Gary Cohn Chooses Not To Say, "I ran into Jamie Dimon on the first night of Hannukkah and asked him what it was like to have a menorah shoved up his ass" In The Presence Of A Reporter

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Goldman Sachs emerged from the financial crisis as the whipping boy of Wall Street. But on Monday evening, the firm’s chief executive, Lloyd C. Blankfein, was feted like a king. Or perhaps like a rabbi. “Lloyd, I’d like to welcome you to your second bar mitzvah,” David K. Wassong, the co-head of private equity at Soros Fund Management, said at the annual Wall Street Dinner sponsored by the UJA-Federation of New York, a charitable organization focused on Jewish philanthropy. “The only difference is that tonight the money goes to UJA.” [...] For Mr. Blankfein and Gary D. Cohn, the No. 2 at Goldman, the evening reflected the firm’s prominent position on Wall Street and the public relations recovery it has undertaken since the crisis. One financial analyst, Michael Mayo, approached Mr. Cohn after the event and jokingly suggested that the folks at Goldman should send a Hanukkah present to Jamie Dimon, the chief executive of JPMorgan Chase, a bank that has recently fallen from favor in Washington after a number of run-ins with regulators. Mr. Cohn smiled at the suggestion. “I have a joke about that,” he said. But with a reporter present, he declined to tell it. [Dealbook]

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Greg Smith Shares Bloomberg Reporters' Appreciation For Gary Cohn's Grundle-To-Face Conversations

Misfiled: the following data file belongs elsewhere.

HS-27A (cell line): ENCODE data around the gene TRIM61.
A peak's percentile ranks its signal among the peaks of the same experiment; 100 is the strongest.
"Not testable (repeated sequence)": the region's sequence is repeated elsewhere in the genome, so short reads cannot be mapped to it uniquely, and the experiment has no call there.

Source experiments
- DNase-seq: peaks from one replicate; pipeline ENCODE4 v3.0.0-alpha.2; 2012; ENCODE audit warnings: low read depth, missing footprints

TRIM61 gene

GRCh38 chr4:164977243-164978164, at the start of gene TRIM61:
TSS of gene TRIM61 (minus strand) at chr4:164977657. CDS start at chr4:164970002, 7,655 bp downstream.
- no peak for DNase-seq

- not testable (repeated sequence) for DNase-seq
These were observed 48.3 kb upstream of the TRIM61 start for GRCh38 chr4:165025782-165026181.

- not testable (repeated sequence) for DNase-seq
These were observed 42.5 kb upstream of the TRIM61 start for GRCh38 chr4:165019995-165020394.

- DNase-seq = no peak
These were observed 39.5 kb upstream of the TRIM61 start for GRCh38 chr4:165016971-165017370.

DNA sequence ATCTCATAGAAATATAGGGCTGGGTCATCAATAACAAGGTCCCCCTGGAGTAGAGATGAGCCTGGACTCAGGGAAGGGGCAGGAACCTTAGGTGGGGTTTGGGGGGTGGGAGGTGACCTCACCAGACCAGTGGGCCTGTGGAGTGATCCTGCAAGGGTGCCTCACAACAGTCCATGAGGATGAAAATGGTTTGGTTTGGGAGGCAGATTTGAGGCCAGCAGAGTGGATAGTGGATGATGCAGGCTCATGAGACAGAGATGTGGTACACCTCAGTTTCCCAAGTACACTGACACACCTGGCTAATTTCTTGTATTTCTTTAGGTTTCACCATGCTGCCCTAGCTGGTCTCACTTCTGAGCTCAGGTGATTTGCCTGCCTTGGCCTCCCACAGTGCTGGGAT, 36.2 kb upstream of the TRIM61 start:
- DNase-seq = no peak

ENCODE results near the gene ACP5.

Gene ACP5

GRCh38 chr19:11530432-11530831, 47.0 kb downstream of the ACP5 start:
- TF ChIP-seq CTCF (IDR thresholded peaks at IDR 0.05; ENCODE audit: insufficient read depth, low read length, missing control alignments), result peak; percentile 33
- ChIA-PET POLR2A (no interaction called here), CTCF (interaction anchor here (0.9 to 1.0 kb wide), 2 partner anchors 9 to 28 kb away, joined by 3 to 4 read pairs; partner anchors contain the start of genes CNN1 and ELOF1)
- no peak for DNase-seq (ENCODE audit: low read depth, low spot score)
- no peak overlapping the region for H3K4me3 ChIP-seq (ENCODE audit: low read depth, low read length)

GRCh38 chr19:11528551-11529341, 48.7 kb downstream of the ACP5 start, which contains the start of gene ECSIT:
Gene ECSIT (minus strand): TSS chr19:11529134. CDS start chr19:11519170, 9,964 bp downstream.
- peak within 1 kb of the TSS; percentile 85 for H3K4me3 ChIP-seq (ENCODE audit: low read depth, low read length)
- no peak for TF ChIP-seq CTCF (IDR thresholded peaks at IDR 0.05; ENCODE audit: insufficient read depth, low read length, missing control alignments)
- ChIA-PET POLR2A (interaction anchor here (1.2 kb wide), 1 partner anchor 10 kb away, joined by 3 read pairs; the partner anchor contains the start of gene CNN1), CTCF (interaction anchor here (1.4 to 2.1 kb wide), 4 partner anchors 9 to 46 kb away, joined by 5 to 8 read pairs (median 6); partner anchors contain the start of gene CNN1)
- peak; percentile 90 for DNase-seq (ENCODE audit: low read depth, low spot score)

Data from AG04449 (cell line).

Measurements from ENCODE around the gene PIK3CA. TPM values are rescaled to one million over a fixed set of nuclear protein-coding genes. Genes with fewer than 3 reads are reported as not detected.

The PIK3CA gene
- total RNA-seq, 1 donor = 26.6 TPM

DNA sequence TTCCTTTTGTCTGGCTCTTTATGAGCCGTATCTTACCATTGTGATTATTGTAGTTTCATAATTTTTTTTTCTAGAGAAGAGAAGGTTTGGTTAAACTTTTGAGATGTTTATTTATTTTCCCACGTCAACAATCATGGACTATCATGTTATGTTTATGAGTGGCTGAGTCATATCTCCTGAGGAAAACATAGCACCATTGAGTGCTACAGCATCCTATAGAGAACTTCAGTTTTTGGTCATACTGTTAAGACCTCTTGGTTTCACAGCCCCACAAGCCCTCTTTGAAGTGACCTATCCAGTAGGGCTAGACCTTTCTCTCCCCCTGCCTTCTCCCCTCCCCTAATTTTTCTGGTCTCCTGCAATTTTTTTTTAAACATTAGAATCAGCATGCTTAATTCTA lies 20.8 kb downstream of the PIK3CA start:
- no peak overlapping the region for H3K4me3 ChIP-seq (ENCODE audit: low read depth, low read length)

As many of you know, here at Dealbreaker we consider ourselves the preeminent scholars on Goldman Sachs president Gary Cohn's grundle. Specifically, the grundle-to-face conversations he reportedly enjoys having with employees on the trading floor. So we were more than a little delighted to hear that Greg Smith's book, Why I Left Goldman Sachs, contained a passage describing Cohn's preferred position to assume while havin' a chat. Sayeth Smith: Gary had a very distinctive signature move, one he had become famous for within the firm; I must have seen it ten or fifteen times in action. It didn't matter if the person he was talking to was male or female; he would walk up to the salesman or saleswoman, hike up one leg, plant his foot on the person's desk, his thigh close to the employee's face, and ask how markets were doing. Gary was physically commanding, and the move could have been interpreted as a very primal, alpha-male gesture. I think he just thought it was comfortable. For those who have made claims that Smith's book is light on details that any exposé worth its salt would include, please note that reporters at investigative powerhouse Bloomberg News would probably nod approvingly at the above, based on an article they penned last year. Cohn, 6-foot-3 and 220 pounds, can be intimidating, two former colleagues said. He would sometimes hike up one leg, plant his foot on a trader’s desk, his thigh close to the employee’s face, and ask how markets were doing, they said. Earlier: Succeeding Blankfein at Goldman May Be Hurdle Too High for Cohn